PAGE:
Activists call for end to polar bear killings

Environmentalists, looking to help polar bears already affected by global warming, are pushing for an international ban on the legal trade in polar bear items, which threatens their already-dwindling population.

Climate change has caused Arctic sea ice to hit a record low, drastically disrupting the natural habitat of polar bears. But the animals are also vulnerable to killings, due to the international polar bear trade, which harvests the bears’ furs and skins (hundreds of which are traded annually). The trade remains legal under the Convention on International Trade in Endangered Species (CITES). But activists with the International Fund for Animal Welfare and the Humane Society International are hoping to change that.

These organizations, backed by the support of other nonprofit groups and activists, are calling for the animals’ status to be changed from appendix two to appendix one under the Convention, which would designate it officially banned, stamping out the commercial trade of polar bear parts.

“We cannot sit on the sidelines and accept the extinction of these iconic and magnificent creatures,” said IFAW D.C. office director Jeff Flocken. “The government should be doing everything it can to eliminate all threats to polar bears. The U.S. could help prevent the deaths of hundreds of polar bears killed needlessly for the commercial market.”

“Polar bears are facing so many threats right now,” added Roger Schlikeisen, president of Defenders of Wildlife, “from global warming to poaching, trophy hunting, and commercial trade, that scientists say they could vanish from the U.S. by the middle of the century. We can’t solve all of these threats right away, but we can eliminate the threat of commerical trade.”

“Polar bears are becoming more and more scarce, and that scarcity is driving up demand,” said the HSI’s Teresa Telecky. “It’s helping drive the species toward extinction.”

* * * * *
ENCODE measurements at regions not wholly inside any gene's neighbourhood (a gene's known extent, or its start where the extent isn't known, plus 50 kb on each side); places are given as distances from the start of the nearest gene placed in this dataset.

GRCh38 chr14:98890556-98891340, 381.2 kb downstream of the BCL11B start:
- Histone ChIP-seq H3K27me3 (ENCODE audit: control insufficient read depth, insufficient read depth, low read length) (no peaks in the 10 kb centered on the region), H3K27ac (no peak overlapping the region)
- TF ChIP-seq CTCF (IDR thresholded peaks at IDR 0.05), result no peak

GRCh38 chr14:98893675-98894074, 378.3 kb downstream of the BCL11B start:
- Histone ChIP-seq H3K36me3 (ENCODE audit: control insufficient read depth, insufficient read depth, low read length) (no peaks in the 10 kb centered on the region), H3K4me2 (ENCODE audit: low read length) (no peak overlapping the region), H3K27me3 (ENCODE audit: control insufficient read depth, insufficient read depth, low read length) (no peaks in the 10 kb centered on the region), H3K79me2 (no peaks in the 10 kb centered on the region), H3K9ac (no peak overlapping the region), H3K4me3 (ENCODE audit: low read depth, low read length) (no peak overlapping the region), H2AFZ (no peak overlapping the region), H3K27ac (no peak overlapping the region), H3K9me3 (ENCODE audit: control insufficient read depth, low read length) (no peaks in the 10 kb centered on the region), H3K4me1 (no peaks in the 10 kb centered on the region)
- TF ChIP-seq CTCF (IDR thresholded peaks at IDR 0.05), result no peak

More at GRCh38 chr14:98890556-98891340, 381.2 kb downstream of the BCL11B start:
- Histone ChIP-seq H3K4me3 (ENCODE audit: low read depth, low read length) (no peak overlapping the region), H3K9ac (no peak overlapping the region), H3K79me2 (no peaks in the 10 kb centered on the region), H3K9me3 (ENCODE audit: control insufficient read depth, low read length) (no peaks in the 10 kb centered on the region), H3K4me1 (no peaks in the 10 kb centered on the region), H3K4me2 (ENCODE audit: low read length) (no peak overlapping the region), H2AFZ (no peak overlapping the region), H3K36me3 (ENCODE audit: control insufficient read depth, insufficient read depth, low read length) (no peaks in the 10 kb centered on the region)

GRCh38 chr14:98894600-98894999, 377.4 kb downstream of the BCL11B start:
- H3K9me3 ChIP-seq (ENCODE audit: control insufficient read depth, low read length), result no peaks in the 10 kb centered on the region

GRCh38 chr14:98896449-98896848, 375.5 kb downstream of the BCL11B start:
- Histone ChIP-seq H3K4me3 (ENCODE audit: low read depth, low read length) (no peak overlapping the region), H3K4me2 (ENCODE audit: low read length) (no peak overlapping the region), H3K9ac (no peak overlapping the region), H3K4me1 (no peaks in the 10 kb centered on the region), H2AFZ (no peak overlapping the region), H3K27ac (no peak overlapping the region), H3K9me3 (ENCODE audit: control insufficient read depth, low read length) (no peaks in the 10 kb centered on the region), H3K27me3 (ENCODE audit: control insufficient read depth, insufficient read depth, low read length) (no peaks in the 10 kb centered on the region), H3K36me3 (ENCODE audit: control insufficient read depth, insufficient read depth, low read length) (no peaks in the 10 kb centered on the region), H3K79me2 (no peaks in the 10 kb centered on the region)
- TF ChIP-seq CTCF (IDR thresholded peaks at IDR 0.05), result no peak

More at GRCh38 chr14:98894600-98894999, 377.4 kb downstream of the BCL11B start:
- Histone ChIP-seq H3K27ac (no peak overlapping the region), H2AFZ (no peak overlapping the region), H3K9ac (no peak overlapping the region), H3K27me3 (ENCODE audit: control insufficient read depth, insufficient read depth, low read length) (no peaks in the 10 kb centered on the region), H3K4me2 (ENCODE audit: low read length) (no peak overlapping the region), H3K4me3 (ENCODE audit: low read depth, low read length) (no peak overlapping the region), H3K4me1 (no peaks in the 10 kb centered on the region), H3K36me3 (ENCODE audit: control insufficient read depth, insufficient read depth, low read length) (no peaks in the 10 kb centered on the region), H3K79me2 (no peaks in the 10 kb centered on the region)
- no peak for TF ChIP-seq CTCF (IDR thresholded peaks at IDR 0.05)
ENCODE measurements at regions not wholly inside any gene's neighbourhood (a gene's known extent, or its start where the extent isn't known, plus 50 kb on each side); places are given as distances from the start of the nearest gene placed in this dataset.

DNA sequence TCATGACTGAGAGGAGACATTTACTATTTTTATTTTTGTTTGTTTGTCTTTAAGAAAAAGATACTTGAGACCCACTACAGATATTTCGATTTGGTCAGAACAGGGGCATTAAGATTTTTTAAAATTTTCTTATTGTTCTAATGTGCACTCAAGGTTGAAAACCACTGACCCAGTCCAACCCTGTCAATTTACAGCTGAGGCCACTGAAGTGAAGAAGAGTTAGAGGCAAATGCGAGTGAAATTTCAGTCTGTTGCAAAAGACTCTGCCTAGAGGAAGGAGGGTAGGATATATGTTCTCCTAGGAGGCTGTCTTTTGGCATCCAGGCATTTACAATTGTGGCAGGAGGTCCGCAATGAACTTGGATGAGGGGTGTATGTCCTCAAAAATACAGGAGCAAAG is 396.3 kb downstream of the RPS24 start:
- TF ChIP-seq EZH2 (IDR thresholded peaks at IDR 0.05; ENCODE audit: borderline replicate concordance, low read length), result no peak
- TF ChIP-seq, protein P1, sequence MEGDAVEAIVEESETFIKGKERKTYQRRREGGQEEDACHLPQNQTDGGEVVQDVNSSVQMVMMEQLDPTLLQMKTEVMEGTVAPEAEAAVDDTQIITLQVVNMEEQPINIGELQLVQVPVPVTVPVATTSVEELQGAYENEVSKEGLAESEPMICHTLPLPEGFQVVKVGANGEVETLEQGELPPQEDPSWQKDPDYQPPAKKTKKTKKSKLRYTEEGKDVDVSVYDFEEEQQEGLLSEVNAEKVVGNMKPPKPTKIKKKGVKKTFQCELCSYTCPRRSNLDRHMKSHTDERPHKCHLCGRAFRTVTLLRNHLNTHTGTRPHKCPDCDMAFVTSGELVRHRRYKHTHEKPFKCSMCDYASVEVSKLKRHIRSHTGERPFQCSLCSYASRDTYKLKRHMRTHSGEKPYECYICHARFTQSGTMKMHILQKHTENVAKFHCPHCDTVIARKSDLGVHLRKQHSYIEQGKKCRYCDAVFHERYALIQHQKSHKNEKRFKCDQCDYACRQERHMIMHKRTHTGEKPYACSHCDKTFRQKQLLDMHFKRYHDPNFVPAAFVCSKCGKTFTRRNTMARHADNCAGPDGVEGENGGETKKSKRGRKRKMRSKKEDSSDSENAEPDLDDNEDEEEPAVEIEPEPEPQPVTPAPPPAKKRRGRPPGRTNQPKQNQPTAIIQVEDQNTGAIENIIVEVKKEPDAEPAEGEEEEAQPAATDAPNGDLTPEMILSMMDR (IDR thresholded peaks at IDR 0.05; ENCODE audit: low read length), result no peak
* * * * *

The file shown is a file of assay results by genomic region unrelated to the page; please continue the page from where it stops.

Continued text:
According to HSI and the IFAW, an estimated 6,000 polar bears were killed for the purpose of the international trade between 2001 and 2010 alone. Even worse, the entire polar bear population worldwide is believed to number no more than 20,000.

The proposal to ban the polar bear trade has been submitted, and will be voted on during March 2013 in Thailand by 176 countries during the CITES conference.

But even if activists succeed in doing away with the horrible practice and the industry that feeds on it, the vanishing ice in the Arctic still presents a significant threat to polar bears, which are totally dependent on sea ice for hunting, reproducing, and moving around. That means that people still have environmental responsibilities to live up to.

Leading climate scientist Michael Mann, director of Pennsylvania State University’s Earth System Science Center, said, “We know Arctic sea ice is declining faster than models predict. They have typically predicted this would not happen for decades, but the measurements coming in tell us it is already happening. We are decades ahead of schedule.”

Arctic foxes are also at risk from the ice shrinkage – something scientists observed back in 2008. The foxes rely on ice to avoid predators when the winter hits.

Scientist Nathan Pamperin at the department of biology and wildlife at the University of Alaska Fairbanks, noted, “With reduced access to sea ice, it is possible that, in the years when foxes would normally travel on the ice, they may face tougher conditions on land, and possibly lower survival.”

The issue could also push foxes into human settlements, “increasing the potential for human-wildlife conflicts.” That might present a problem similar to the urbanization of coyotes in cities in the U.S., which is caused by food and habitat depletion.

And the dilemma will affect people more directly, as well:

“Island nations that have considered the possibility of evacuation at some point may have to be contending those decisions within a matter of a decade or so,” Mann remarked. “Thousands of years of culture are at risk of disappearing as the populations of vulnerable island states have no place to go.

“For these people, current sea levels are already representative of dangerous anthropogenic interference, because they will lose their world far before the rest of us suffer.”

Photo: A polar bear skin seized from New Jersey by the U.S. Fish and Wildlife Service.   Bill Butcher/USFWS & Flickr


Blake Skylar
Blake Skylar

Blake is a writer and production manager, responsible for the daily assembly of the People's World home page. He has earned awards from the IWPA and ILCA, and his articles have appeared in publications such as Workday Minnesota, EcoWatch, and Earth First News. He has covered issues including the BP oil spill in New Orleans and the 2015 U.N. Climate Conference in Paris.

He lives in Erie, Pennsylvania with his girlfriend and their cats. He enjoys wine, books, music, and nature. In his spare time, he operates a music review channel on YouTube, creates artwork, and is writing a fantasy novel, as well as a self-help book and several digital comics.